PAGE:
The field of Public Health is charged with promoting and protecting health and preventing illness throughout the entire population. In doing so, it has been credited with many of the major improvements in population health over the last century through initiatives related to childhood vaccination, the control of infectious disease, safe food handling, reproductive health, the prevention of chronic diseases, and the prevention of injury.
An understanding of the overall health and wellbeing of the population is required to effectively plan where to focus Public Health’s efforts and assess where gains have already been made. This is done by reviewing social, economic, physical, and individual characteristics that contribute to health in the Community Health Status Resource. This online resource was developed by the Middlesex-London Health Unit to provide those concerned about improving the health and wellbeing of our community with a more comprehensive or well-rounded understanding of the status of population health in Middlesex-London, and to help inform policy and program decisions. It will be of use to local health professionals, policy and decision-makers, community partners and service providers, as well as the general public.
This inaugural version of the Community Health Status Resource presents information on characteristics of the health status of Middlesex-London residents based on the local data available to public health. However, it should be noted that population health data does not exist, or cannot be reported, for all public health topics or sub-populations in Middlesex-London. This Community Health Status Resource will be updated and expanded and will serve as a baseline comparison for future assessments of local health status. Population health assessment is a fundamental requirement for Ontario Public Health Units under the Ontario Public Health Standards (OPHS).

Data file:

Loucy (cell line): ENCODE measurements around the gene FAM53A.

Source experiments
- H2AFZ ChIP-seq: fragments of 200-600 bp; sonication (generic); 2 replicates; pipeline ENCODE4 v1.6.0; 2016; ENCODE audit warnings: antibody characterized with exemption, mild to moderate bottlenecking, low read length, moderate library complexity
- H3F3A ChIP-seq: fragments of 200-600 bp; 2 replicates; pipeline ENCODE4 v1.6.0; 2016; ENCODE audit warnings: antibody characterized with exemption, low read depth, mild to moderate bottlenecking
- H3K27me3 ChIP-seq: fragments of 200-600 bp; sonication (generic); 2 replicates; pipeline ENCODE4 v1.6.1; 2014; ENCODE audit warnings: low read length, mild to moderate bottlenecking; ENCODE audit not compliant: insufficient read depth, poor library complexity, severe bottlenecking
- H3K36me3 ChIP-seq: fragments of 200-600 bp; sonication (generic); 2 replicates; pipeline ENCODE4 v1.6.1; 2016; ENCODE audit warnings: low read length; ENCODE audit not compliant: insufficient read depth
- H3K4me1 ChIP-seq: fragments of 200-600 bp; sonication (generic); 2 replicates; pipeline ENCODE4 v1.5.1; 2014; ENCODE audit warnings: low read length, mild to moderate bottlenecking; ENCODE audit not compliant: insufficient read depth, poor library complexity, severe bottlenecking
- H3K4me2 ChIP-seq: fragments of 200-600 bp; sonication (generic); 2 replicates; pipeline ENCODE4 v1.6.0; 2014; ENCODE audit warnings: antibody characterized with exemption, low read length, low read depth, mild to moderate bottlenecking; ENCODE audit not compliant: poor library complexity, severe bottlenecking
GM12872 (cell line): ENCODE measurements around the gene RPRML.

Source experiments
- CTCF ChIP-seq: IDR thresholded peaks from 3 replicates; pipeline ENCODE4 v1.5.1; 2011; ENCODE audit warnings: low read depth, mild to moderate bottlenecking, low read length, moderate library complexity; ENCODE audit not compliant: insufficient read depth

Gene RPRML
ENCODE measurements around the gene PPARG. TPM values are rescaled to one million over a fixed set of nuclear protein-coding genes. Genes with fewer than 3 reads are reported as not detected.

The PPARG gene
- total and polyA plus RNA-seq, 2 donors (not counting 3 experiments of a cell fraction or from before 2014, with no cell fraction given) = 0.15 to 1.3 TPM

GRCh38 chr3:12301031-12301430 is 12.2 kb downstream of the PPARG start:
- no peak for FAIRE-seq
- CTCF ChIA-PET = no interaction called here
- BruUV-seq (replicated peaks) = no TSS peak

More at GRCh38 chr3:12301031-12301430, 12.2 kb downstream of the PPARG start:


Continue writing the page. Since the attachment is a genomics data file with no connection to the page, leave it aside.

The Community Health Status Resource provides information about the following population health topics:
- Demographics – characteristics of the population
- Social Determinants of Health - social and economic factors that contribute to health
- Deaths – leading causes of death in the population
- Hospitalizations – leading reasons for being admitted to hospital
- Lifestyle Behaviours – behaviours associated with chronic illnesses and injuries
- Injuries – causes of unintentional and intentional injuries
- Chronic Diseases – common chronic illnesses and cancer prevention by screening
- Communicable Diseases – illnesses that spread from person to person
- Reproductive Health – pregnancies, births and associated behaviours
- Child Health and Development – health and behaviours of children up to age 19
- Environment – health protection from the physical environment
Numbers of events (eg. deaths, births) and rates of events (ie, how often the event occurred given the number of people in a specified population) help to give the reader a sense of how prevalent a certain event is in a community in absolute and relative terms.
Comparisons are also provided, when possible, with corresponding rates for the province as a whole and with the Peer Group. The Peer Group represents the average of other Ontario communities which are considered similar to Middlesex-London in terms of socioeconomic and demographic characteristics. Comparisons were made by age group and sex when appropriate and when the population size was large enough to allow. This helps to identify priority groups in the population which may require special attention for health promotion approaches. Comparisons over time were also examined. Time trends can help to indicate whether our community is improving or getting worse concerning an outcome of concern.
When rates were compared, they were tested to determine if any differences found were statistically significant, that is, to see if the differences were considered ‘real’ or due to chance alone. This was done by comparing 95% confidence intervals, which were calculated for each rate. If the intervals did not overlap, the difference was considered to be statistically significant. Confidence intervals are denoted in charts as error bars. Figures also indicate instances where numbers were too small to produce reliable rates.